I think most of us see it as a village with access to the city. Having lived here for many decades I am a little concerned that the business community’s efforts are aimed at making it a regional shopping destination. Historically the business district has supported the community with basic needs, Making it a regional destination will tax the roads and parking causing further tensions with the residents.

  • Polly M

    This current brooha is symptomatic of a larger community issue that seems to some of us an issue of pettiness, not of community. Good neighbors live and let live. I’ve never had a bad neighbor, but I’ve noted some distinctly unneighborly behavior in Chestnut Hill. People complaining about the most inconsequential things that don’t really impact them at all, causing their neighbors much trouble and expense. And I always wonder why, what is that in human nature? We ARE a village, one with a business district that has historically been much more than there to serve our basic needs. We are right to be concerned about overtaxing our streets and parking and ears. Though vigilance is ever important, we aren’t really at the point in our development where an existing space, not an expanded one, that gets a pergola overhead and fencing around it, and another merchant who sets up shop in an existing market space constitute the tipping point. In fact, in recent years we’ve lost too many long-established shops and eateries, their spaces taken by offices and banks. The Fareway market has suffered too many vacant stalls. We’ve lost old friends, elements that have made our village special. I truly doubt that’s what most residents want and why they moved here. Seems wrongminded and yes, petty, that this project, which semi-encloses an already designated space for dining and gathering, has been targeted and threatened. In particular, as Mr Mazzacaro’s opinion includes, the current owners, locals, have transformed a tired commerical complex into a bright, friendly, clean, engaging space that reflects a Chestnut Hill we’re proud of and that’s helped to revitalize Germantown Avenue. Good neighbors. My family and I hope that the people who live behind the Fareway stop, take a breath, rethink their way forward. Good neighbors work things out with their good neighbors.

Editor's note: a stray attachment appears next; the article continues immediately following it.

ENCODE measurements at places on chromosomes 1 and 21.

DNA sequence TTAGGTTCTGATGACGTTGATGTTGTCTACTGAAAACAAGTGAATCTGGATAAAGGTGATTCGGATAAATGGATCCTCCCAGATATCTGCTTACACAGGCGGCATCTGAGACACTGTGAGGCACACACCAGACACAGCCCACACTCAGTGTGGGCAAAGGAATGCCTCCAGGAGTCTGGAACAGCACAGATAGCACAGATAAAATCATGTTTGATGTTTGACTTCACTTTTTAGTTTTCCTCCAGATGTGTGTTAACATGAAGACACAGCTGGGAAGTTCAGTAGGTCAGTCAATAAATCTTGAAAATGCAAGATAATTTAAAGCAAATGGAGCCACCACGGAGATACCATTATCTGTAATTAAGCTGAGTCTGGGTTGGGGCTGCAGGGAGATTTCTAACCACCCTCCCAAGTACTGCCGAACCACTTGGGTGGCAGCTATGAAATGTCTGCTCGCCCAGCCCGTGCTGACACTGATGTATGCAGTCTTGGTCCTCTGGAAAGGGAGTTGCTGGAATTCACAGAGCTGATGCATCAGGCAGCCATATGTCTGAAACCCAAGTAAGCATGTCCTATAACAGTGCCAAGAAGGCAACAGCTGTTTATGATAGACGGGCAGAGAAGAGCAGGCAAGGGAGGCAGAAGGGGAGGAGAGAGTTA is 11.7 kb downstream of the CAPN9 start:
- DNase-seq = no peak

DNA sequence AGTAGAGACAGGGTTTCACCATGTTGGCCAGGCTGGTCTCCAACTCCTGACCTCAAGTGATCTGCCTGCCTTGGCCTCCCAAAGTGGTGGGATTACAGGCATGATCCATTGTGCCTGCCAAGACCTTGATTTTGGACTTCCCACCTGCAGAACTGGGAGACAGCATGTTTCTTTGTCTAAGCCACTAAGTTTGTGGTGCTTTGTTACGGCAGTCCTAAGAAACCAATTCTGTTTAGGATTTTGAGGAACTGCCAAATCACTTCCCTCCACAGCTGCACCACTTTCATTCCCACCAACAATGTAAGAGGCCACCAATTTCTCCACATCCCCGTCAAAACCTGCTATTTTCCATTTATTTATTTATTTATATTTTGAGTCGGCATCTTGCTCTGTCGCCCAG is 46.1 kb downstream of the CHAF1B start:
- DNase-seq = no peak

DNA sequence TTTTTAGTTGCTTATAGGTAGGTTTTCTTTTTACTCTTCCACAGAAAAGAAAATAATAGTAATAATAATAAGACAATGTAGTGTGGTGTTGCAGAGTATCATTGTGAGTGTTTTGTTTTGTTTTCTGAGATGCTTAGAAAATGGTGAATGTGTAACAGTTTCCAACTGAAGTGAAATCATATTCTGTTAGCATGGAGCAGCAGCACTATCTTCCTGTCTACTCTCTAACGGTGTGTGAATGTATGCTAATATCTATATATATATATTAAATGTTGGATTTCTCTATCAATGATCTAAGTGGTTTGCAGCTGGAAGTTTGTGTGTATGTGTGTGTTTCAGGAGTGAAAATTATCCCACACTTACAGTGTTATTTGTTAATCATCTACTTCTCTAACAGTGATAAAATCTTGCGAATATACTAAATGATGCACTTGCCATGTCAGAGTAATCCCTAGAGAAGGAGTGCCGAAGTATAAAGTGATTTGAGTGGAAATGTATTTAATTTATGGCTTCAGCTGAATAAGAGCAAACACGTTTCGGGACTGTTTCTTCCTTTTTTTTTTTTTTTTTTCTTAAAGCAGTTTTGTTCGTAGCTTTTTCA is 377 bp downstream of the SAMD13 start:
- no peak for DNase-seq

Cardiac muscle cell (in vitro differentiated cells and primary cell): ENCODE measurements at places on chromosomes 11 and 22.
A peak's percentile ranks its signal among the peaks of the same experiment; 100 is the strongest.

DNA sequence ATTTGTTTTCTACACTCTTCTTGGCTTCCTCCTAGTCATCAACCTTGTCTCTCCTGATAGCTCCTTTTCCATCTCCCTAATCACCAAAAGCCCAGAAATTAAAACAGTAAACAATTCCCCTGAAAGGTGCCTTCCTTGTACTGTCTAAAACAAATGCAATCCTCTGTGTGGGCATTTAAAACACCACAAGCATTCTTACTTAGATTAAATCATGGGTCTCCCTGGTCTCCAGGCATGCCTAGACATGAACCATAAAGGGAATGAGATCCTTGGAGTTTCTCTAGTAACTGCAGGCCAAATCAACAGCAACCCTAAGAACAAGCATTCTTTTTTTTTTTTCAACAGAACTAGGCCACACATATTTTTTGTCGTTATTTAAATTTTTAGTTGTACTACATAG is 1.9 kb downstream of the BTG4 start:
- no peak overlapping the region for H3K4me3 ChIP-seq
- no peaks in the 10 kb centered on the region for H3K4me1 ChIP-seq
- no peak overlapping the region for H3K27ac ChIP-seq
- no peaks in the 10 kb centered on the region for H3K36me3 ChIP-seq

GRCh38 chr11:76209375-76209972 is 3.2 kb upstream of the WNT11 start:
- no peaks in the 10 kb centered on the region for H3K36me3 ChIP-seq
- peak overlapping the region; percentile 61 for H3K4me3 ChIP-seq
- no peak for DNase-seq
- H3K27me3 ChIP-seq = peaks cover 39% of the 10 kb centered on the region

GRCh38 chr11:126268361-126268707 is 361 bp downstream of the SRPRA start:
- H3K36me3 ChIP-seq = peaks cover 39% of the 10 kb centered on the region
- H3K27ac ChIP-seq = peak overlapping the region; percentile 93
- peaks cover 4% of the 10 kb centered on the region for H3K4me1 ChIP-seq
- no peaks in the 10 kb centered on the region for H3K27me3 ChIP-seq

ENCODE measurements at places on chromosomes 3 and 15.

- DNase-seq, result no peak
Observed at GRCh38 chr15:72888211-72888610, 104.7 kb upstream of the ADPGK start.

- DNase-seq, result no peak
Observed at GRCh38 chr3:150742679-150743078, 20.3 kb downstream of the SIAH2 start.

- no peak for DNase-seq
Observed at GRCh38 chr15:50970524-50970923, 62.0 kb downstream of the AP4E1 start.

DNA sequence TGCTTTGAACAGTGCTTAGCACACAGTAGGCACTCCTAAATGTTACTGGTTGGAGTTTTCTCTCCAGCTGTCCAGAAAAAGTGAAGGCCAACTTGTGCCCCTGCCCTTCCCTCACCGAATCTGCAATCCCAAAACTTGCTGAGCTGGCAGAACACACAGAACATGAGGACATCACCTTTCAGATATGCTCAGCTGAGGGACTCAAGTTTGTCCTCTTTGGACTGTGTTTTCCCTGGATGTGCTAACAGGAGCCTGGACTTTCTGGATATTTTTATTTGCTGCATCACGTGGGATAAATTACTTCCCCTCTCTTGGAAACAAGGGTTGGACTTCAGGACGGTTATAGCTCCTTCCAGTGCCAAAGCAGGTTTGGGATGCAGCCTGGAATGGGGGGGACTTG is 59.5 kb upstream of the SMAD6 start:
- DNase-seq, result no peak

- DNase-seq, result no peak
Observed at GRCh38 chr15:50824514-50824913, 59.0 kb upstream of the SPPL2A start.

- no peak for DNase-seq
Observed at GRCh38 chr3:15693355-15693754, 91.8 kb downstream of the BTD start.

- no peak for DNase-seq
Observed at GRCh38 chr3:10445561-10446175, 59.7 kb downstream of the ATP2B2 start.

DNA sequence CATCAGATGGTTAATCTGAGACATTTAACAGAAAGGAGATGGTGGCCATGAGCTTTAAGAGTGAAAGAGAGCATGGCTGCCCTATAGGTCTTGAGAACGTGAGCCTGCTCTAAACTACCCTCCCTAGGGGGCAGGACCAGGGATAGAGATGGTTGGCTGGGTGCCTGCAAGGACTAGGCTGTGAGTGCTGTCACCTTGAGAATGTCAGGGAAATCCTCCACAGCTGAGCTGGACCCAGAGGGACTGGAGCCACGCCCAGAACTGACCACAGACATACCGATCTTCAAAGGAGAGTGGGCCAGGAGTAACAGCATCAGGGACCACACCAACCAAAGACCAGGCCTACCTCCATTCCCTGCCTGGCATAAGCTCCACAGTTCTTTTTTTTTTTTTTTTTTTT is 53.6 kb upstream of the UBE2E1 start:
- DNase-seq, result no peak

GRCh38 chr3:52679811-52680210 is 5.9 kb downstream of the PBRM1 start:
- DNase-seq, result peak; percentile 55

• South Silly

    Can we not refer to them as “concerned neighbors?”

    We have a name for them in South Philly–NIMBYS.

    Not In My Back Yards.

    You’ll be hard pressed to find a more pretentious, self righteous, and petty type of neighbor in Philadelphia.

    The Petes have operated with as much class and integrity as you could ever expect of a business owner. Their investment into their property has equated to increasing property values (i.e. equity) for these “concerned neighbors,” as well as providing a platform for local businesses in which to thrive.

    In my neighborhood we have legitimate concerns–methadone clinics opening up because of our proximity to a major transit hub.

    Having to park a block away is not a “concern,” it is a reality of living inside the city limits. Calling it anything but that is insulting to people who have legitimate neighborhood concerns–blight, crack dens, violence, etc.

    Dear NIMBYS–why not enjoy a nice cold brew in the beautiful new outdoor space and make a few friends? Might clear up that stormy behavior of yours.